Beauty’s only skin deep, they say, but ugly cuts to the bone.
And by “ugly” we’re talking about the potential for cosmetics to have unattractive consequences. At least that’s the thinking behind the push for more accurate product labeling on makeup, sunscreen, bath and other personal products.
As explained in a story by the Detroit Free Press, the chemicals, minerals and unknowns that are constituents of these lotions and soaps and hair applications do not undergo routine review by the FDA or USDA or any other regulatory agency. Only when consumer problems necessitate attention are these products scrutinized.
Between the fundamental human desire to look good and the overwhelming marketing hype characteristic of the cosmetics industry, consumers are hard-pressed to get accurate, helpful information about the ingredients with which they have such a close, personal relationship.
That’s not acceptable to U.S. Rep. John Dingell, D-MI. He’s conducting the first congressional hearings in decades about cosmetics safety. Several pieces of legislation have been introduced to give the FDA the power to register cosmetics and enable recalls if products prove unsafe.
Last year we wrote about one risky product, Brazilian Blowout, a hair-straightening formula that was found to contain dangerous levels of formaldehyde. Consumers suffered respiratory problems and skin rashes, and now Brazilian Blowout labels carry a warning. But it’s still a legal product and the FDA has no further authority to regulate it.
Lack of research into the long-term effects of low-level exposure to cosmetic chemicals makes clear harm uncertain. In the cosmetics industry, according to the co-founder of a cosmetics company quoted by the Free Press, “everyone’s intentions are safe levels. But then, everyone is using 20 products a day. It’s this geometric explosion of chemicals in our lives. … It’s not one thing.”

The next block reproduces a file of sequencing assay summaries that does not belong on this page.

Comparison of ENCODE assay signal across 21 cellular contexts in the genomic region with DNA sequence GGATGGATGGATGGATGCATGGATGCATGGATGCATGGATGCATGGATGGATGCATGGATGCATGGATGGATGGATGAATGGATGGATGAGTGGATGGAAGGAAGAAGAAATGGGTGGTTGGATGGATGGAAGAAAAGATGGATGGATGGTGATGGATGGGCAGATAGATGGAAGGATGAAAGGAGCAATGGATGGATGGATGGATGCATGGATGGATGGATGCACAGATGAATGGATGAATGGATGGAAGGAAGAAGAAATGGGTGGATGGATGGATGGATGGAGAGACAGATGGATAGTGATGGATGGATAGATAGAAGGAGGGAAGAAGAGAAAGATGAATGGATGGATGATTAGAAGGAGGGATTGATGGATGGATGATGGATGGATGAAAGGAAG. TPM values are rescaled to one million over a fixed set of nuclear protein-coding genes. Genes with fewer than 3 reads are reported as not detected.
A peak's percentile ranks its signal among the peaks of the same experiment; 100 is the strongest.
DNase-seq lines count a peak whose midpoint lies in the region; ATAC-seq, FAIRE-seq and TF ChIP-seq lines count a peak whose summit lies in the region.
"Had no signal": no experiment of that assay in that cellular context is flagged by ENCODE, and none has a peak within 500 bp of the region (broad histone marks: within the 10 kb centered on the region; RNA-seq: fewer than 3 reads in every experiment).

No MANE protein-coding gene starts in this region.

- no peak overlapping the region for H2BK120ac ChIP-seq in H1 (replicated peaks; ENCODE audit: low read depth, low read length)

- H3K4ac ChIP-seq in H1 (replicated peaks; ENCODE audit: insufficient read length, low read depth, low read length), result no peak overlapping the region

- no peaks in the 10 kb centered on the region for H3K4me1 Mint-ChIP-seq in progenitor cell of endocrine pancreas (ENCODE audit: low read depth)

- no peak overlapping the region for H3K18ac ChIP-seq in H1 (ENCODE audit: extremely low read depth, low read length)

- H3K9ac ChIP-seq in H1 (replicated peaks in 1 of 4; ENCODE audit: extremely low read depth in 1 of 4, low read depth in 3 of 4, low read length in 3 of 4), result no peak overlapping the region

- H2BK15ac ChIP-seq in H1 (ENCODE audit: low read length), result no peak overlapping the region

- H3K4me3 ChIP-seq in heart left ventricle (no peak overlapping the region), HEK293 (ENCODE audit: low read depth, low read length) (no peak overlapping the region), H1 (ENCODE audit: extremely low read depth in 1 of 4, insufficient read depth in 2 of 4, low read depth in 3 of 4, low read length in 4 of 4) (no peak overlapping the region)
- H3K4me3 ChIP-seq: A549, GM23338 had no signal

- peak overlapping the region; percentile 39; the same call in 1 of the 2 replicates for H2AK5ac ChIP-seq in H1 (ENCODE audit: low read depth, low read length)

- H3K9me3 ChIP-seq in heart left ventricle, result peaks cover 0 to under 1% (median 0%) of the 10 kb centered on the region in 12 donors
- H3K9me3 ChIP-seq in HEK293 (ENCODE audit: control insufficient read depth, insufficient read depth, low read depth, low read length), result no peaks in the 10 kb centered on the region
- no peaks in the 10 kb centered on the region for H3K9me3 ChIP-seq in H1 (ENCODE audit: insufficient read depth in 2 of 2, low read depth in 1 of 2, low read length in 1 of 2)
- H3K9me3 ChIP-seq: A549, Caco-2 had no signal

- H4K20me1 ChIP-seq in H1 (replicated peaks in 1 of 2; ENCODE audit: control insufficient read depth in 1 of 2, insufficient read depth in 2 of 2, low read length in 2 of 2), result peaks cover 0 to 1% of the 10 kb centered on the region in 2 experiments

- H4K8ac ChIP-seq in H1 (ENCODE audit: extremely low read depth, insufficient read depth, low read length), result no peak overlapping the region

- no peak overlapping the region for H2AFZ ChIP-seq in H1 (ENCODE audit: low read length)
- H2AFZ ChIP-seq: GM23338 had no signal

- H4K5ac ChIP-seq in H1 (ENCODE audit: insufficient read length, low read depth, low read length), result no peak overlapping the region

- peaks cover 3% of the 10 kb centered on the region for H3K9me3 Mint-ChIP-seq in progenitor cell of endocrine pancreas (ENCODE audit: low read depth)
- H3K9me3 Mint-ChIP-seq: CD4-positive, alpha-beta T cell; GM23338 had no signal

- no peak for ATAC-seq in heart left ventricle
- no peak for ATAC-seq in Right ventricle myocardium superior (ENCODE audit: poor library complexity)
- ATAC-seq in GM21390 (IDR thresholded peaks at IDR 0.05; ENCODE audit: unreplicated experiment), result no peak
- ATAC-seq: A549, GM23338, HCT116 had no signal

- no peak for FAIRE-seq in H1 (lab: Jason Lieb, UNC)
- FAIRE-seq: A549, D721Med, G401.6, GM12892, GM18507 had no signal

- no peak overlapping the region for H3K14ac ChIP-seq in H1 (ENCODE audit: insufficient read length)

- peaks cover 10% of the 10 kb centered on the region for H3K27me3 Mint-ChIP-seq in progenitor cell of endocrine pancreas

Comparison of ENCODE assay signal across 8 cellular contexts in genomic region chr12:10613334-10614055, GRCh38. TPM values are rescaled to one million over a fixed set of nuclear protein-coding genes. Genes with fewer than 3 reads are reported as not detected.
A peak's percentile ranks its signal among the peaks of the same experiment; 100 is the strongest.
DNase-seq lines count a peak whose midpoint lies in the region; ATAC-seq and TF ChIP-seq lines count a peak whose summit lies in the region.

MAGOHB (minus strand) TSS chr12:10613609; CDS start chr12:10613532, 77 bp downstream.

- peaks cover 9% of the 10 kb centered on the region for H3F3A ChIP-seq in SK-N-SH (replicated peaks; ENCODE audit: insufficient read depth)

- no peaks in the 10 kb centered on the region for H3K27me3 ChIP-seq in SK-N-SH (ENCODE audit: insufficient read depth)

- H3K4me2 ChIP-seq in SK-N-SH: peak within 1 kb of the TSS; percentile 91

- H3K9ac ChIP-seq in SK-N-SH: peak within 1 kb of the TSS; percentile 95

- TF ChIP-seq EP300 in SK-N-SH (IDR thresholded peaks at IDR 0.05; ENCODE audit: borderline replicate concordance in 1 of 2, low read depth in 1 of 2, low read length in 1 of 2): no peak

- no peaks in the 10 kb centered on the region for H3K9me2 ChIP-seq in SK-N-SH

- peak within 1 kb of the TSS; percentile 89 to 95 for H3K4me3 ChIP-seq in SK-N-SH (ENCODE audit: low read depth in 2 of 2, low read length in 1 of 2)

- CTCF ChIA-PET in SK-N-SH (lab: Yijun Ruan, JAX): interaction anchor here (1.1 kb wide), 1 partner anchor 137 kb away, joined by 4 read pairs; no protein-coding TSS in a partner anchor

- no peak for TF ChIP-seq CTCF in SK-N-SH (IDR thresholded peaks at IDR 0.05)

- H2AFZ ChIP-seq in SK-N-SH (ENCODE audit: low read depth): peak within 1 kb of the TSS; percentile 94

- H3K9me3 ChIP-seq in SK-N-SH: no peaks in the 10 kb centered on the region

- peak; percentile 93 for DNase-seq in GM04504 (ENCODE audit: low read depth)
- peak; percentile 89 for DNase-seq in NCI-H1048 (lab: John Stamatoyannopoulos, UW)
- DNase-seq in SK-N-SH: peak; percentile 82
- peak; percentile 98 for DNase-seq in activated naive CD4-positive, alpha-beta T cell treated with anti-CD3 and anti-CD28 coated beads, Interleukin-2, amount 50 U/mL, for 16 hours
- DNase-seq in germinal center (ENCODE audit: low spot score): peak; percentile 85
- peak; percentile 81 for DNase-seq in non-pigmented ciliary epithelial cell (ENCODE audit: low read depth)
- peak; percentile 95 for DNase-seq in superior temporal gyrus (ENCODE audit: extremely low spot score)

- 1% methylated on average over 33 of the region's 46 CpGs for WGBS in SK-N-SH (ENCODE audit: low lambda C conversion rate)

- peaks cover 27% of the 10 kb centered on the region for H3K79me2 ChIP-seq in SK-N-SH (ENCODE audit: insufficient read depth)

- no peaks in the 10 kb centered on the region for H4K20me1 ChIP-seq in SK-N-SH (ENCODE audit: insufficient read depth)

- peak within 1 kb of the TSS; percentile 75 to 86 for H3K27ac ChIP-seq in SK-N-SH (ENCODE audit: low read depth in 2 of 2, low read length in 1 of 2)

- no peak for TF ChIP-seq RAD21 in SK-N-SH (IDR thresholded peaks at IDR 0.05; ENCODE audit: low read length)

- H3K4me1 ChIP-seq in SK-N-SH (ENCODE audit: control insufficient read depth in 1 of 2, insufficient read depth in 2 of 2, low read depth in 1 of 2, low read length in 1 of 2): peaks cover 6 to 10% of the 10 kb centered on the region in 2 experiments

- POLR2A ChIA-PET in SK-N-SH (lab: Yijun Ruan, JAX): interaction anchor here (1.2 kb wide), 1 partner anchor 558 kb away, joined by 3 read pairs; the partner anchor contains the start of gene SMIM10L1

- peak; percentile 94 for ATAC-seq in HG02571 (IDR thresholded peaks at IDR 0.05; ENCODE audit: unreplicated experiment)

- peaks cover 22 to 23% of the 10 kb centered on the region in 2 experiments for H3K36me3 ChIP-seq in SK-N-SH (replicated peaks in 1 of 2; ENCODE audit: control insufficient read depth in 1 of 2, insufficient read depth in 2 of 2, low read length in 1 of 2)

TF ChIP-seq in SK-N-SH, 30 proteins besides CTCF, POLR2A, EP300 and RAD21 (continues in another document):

“The question is whether the occasional application on the skin is really dangerous,” said Dr. Scott Ramsey, director of the Cancer Prevention Program at the Seattle-based Fred Hutchinson Cancer Research Center.
Years ago paraben — a preservative used in cosmetics and deodorant – was suspect in breast tumors. People dumped these products, but it’s still unclear if paraben is harmful. Preservatives prevent the growth of harmful bacteria in a product that sits on a bathroom shelf or at the bottom of a purse, and it’s impossible to completely escape exposure to toxins. Even antibacterial soap, a product that’s supposed to confer protection, has been host to a chemical suspected of causing hormonal issues.
But consumer safety advocates at least want to cut down on exposure you can control. One salon customer interviewed by the Free Press put it concisely: “Better health is not a science problem; it’s an information problem.”
Don’t use a product without reading the label. If ingredients are not listed, Google the manufacturer for more information or opt for a product you can vet. Search for information about the safety of a given product on the Consumer Products Safety Commission’s Safer Products (CPSC) site.
If a product causes problems-anything from minor skin irritation to more serious issues such as swelling or breathing problems-contact the FDA’s cosmetic topics website, the CPSC and the manufacturer.
If you want the federal government to improve cosmetic product oversight, contact your congressional representative.